The strategic plan proposes that within the counties, the stewardship responsibilities for health services will be exercised at three levels: the National Directorates for Health, the County health management teams, and County Health facility management teams. However, scrutiny of the prescribed responsibilities, functions and roles[iv] of these bodies portrays a continuation of dominance by MOH headquarters in matters to do with policy formulation, planning and priority setting, which leaves the county management teams to be purely concerned with programme implementation (under close supervision from above). This is unfortunate since it perpetuates central planning which has not always taken into consideration the peculiarities of our country’s diversity, with consequent wide disparities in health status.

Planning at the county level should enable better definition of local priorities and design of innovative models of service delivery that adapt to local conditions, e.g. serving pastoralist communities in arid and semi-arid areas. It also can improve quality and legitimacy owing to user participation in decision making; and greater equity through distribution of resources toward traditionally marginal regions and groups. Local hiring of service providers can improve staffing levels and appropriate deployment, especially in rural health facilities.

One major challenge facing proposed county health services is the serious shortage of resources, human and material, especially due to financial limitations. Currently the public health sector is seriously under-funded and is generally operating on shoe-string budgets, inadequate infrastructure and lack of essential supplies. Although better distribution and deployment of health personnel may somewhat alleviate current acute shortages in some counties, still more will be needed. Many counties will especially require strengthening in health planning and monitoring.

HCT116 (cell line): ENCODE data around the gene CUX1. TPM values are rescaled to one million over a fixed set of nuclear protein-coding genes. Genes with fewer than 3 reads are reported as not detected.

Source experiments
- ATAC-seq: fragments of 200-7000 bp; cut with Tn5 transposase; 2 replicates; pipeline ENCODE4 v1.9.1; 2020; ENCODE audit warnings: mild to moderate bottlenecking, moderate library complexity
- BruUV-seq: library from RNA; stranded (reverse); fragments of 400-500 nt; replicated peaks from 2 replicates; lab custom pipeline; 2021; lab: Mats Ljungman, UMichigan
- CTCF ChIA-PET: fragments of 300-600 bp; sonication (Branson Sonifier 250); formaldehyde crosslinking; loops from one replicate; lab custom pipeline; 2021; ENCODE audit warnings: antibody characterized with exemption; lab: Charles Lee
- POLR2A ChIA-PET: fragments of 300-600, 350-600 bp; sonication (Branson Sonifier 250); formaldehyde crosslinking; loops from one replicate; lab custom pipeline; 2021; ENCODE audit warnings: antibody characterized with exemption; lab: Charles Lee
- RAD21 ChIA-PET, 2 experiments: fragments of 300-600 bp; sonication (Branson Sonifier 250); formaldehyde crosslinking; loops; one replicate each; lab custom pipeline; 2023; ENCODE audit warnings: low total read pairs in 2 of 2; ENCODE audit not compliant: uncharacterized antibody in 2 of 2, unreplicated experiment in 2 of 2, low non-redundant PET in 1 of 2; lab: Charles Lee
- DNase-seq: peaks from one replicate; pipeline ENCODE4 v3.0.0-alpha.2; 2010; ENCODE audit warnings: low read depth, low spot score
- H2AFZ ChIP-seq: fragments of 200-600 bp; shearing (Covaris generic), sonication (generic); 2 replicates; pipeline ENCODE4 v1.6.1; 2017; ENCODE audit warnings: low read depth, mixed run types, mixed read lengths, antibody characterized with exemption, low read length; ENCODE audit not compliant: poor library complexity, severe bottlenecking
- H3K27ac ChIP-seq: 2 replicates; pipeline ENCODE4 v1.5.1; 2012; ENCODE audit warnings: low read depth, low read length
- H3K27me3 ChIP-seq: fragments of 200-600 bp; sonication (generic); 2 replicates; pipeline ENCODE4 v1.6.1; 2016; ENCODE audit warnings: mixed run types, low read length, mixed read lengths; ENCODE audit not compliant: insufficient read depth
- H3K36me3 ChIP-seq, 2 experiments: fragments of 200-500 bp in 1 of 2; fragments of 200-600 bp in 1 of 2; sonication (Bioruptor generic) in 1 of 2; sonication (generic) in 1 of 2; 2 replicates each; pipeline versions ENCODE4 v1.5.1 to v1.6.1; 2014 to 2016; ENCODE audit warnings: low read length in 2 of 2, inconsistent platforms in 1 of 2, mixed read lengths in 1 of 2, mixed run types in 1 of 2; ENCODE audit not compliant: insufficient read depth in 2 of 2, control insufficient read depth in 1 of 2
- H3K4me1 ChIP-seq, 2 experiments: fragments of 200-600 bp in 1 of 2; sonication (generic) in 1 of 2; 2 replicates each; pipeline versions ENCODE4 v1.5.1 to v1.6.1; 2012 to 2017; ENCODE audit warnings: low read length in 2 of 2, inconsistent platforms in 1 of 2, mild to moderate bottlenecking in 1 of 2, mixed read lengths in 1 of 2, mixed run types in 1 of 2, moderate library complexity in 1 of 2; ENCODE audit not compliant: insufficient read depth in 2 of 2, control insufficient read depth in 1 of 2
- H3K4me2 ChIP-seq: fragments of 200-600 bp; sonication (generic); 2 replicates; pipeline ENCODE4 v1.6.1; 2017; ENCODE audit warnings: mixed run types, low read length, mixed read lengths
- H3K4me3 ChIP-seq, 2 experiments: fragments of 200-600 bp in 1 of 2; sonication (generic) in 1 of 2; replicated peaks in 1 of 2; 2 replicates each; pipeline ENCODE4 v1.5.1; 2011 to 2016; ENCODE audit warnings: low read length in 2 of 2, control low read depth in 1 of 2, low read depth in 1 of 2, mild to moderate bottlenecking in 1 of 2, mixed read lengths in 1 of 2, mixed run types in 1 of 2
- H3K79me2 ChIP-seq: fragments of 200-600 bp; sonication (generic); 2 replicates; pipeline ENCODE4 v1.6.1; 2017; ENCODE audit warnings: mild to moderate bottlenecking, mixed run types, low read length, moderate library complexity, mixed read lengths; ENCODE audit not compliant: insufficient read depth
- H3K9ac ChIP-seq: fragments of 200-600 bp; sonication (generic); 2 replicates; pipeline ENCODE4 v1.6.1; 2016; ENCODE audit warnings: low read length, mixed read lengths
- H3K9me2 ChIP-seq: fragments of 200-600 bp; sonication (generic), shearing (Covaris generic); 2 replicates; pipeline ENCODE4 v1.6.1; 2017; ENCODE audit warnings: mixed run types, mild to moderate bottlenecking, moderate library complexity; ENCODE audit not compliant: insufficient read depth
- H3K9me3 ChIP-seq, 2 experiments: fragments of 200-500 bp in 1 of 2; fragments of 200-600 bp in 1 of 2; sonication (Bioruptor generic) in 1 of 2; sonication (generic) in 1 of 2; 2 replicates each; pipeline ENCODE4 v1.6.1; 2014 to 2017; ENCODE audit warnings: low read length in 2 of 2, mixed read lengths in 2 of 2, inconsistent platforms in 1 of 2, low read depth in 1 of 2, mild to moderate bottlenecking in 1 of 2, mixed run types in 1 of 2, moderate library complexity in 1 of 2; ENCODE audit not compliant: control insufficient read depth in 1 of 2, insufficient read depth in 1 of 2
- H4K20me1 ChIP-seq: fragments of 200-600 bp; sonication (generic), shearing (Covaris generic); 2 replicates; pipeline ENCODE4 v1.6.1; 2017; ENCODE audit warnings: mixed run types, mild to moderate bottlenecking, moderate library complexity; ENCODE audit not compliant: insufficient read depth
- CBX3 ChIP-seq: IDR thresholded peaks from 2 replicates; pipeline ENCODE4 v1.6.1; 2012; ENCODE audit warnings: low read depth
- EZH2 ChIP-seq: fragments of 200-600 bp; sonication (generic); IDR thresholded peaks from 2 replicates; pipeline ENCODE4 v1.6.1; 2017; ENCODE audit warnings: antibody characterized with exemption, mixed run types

[i] Ministry of Health (MOH) 2006 Reversing the trends, The Second National Health Sector Strategic Plan of Kenya: Annual Operational Plan 2 2006/07. Nairobi, Kenya.

[ii] Ndavi, P.M., S. Ogola, P.M. Kizito, and K. Johnson. 2009. Decentralizing Kenya’s Health Management System: An Evaluation. Kenya Working Papers No. 1. Calverton, Maryland, USA: Macro International Inc.

[iii] Ministry of Medical Services and Ministry of Public Health & Sanitation KENYA HEALTH SECTOR STRATEGIC & INVESTMENT PLAN (KHSSP) July 2012 – June 2018: Transforming Health: Accelerating attainment of Health Goals

[iv] National Directorates for Health: provide overall direction- policy formulation, national strategic planning, priority setting, budgeting and resource mobilization, regulating, setting standards, formulating guidelines, monitoring and evaluation, and provision of technical backup to the county level. County Health Management Teams: Provide Strategic and operational leadership and stewardship for overall health management in the County, including resource mobilization, creation of linkages with national level referral health services, monitoring and evaluation, coordination and collaboration with State and Non state Stakeholders at the County level health services. County Health Facility Management Teams: Develop and implement facility health plans for levels 1–3 health care services; coordinate and collaborate with stakeholders through County Health Stakeholder Forums; undertake in-service training and capacity building; and supervision, monitoring and evaluation.